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Article

French New Wave By Ionita, Maria

DOI: 10.4324/9781135000356-REM1214-1
Published: 01/10/2016
Retrieved: 19 May 2019, from
https://www.rem.routledge.com/articles/french-new-wave

Article

The French New Wave is a term associated with a group of French filmmakers and the films they directed from the late 1950s until the mid-1960s. Its most representative directors were championed by the influential magazine Cahiers du Cinéma, and include François Truffaut, Claude Chabrol, Jacques Rivette, Jean-Luc Godard, and Eric Rohmer. Since most of these directors were also prolific film critics, the New Wave is also notable for the important body of theoretical work it produced, particularly the auteur theory introduced by André Bazin, one of the Cahiers’ founders.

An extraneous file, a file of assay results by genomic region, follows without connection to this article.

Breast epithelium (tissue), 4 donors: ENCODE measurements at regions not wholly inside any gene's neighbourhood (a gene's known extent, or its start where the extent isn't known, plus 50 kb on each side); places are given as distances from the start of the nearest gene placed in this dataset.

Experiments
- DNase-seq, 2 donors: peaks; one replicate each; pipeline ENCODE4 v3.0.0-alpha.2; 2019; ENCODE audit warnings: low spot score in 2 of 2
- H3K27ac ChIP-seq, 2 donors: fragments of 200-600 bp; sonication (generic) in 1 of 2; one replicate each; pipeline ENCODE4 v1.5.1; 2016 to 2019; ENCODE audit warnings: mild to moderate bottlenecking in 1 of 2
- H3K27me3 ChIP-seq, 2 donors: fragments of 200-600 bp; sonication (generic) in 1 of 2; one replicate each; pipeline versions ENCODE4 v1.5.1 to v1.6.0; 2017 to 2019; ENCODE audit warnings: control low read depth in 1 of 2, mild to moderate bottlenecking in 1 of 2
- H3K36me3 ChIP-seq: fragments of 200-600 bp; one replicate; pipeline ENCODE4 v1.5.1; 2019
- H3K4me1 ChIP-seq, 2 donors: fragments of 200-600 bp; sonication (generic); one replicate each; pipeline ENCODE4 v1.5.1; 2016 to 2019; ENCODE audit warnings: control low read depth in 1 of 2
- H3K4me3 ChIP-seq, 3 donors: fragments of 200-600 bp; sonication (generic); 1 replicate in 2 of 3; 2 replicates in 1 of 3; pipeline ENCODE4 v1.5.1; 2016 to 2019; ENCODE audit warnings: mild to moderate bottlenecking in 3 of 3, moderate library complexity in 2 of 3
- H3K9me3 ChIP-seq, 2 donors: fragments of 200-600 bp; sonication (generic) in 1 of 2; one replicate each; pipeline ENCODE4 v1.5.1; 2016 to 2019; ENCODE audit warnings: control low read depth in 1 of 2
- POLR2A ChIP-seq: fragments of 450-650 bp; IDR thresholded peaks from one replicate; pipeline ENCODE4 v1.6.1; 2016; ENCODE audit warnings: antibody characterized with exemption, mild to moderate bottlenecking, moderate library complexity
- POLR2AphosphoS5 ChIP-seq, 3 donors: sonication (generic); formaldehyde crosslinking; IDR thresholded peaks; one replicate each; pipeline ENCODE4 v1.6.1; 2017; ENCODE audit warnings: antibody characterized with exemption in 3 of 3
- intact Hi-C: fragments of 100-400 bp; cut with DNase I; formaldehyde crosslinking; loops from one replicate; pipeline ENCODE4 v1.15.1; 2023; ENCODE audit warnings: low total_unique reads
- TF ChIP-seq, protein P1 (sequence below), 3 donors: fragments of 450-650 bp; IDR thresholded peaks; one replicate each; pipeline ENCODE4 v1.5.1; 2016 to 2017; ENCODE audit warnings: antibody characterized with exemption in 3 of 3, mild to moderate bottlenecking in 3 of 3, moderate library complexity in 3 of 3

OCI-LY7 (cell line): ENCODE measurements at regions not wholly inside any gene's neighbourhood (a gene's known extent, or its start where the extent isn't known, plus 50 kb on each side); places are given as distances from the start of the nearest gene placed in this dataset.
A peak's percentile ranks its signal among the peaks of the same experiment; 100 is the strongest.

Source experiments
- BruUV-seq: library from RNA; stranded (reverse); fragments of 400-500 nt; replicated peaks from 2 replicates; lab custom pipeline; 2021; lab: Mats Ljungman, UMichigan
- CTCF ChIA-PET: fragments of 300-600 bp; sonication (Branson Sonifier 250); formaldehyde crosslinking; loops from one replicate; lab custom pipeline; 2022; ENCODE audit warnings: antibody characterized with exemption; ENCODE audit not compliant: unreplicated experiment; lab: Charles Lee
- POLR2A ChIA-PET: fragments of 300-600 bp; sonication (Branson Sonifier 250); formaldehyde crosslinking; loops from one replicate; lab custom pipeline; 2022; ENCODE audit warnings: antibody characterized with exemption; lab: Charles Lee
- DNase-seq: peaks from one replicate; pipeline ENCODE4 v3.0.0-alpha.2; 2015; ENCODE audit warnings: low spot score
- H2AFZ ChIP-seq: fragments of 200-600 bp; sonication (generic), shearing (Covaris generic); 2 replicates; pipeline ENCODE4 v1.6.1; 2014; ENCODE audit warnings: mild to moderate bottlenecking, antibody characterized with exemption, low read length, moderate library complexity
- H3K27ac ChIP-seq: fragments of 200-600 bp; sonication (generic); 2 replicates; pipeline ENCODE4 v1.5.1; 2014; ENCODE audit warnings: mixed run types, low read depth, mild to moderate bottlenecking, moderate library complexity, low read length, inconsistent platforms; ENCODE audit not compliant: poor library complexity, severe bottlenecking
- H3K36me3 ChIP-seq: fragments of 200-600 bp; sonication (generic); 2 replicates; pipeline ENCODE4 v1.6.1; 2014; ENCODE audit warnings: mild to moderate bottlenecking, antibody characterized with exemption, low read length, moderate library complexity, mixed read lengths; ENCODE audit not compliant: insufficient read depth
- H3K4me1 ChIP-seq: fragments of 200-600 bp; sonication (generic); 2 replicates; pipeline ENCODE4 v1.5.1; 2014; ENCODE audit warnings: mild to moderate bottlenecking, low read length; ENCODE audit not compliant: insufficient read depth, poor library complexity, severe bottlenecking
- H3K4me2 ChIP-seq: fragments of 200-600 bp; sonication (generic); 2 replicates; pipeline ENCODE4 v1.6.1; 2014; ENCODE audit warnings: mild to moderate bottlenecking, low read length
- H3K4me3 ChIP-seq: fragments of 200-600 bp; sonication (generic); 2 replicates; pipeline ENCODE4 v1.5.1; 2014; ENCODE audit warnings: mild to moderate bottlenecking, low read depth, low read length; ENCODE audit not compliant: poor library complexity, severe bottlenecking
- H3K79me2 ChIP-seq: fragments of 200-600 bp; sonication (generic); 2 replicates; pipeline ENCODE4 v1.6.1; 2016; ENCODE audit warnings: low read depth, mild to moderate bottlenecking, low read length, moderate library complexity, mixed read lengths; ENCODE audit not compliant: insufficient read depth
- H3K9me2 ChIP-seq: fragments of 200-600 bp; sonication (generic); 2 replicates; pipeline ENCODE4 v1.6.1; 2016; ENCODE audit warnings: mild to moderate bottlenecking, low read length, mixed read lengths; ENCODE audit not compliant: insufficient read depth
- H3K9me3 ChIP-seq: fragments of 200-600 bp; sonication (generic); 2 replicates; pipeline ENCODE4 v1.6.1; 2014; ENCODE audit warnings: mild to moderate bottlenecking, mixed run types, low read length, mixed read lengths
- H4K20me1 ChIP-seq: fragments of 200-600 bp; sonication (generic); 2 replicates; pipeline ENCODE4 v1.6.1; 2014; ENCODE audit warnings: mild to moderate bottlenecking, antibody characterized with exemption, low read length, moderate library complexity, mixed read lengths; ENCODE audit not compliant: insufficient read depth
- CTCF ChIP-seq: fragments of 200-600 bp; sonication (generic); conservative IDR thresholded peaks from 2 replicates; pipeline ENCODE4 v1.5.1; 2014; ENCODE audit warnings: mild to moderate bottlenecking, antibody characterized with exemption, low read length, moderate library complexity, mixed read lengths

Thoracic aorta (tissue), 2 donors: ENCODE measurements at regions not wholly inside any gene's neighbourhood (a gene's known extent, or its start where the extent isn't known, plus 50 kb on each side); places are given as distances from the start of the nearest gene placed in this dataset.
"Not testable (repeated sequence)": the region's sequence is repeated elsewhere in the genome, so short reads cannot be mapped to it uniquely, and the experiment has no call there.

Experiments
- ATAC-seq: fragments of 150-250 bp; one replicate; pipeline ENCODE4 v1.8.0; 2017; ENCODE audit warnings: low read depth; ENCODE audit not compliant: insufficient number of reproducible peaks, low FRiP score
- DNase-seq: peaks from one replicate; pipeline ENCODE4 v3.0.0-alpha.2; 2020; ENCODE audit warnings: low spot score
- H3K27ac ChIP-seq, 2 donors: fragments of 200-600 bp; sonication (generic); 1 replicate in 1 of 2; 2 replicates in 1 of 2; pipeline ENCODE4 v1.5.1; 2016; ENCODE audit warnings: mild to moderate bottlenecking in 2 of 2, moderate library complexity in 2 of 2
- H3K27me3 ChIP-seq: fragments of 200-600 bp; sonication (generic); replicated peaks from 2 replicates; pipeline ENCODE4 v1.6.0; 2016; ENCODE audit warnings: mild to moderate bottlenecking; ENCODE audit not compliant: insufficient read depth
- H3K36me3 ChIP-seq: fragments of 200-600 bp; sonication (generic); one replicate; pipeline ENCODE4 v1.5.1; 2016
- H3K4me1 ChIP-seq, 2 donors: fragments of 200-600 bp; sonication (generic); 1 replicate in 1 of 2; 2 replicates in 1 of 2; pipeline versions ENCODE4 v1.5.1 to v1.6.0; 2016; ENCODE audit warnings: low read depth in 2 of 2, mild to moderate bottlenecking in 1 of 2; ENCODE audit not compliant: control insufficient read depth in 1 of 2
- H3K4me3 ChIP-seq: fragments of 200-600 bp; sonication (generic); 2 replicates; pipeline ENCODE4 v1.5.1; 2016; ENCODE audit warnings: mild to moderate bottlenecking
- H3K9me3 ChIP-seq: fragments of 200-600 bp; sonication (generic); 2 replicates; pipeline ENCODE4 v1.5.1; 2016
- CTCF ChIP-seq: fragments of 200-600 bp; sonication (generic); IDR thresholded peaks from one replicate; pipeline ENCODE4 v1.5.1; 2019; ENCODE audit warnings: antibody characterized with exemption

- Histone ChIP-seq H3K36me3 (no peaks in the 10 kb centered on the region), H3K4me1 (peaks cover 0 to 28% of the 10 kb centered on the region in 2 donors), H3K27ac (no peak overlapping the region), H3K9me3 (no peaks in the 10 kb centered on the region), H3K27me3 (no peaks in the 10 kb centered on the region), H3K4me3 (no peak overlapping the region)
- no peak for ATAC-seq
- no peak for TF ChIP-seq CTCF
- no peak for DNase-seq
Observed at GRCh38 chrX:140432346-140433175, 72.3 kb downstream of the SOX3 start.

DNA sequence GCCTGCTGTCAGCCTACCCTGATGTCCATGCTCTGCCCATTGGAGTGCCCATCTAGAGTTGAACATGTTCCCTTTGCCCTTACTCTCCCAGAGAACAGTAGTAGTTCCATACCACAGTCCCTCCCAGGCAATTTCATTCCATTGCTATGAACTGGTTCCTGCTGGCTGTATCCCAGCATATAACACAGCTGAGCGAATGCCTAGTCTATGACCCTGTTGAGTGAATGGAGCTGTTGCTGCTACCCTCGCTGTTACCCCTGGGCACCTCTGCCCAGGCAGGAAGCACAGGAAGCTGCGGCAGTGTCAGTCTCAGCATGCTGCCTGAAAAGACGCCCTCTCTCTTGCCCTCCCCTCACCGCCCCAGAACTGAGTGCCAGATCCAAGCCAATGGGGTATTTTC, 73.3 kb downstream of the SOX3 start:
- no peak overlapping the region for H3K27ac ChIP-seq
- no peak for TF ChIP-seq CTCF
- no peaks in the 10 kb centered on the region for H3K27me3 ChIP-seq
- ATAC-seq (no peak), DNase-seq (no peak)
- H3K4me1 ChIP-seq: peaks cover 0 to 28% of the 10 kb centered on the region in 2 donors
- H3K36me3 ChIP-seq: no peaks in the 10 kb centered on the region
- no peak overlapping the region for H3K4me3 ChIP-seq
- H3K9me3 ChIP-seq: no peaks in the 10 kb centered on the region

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01/10/2016

Article DOI

10.4324/9781135000356-REM1214-1

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Citing this article:

Ioniță, Maria. "French New Wave." The Routledge Encyclopedia of Modernism. : Taylor and Francis, 2016. Date Accessed 19 May. 2019 https://www.rem.routledge.com/articles/french-new-wave. doi:10.4324/9781135000356-REM1214-1

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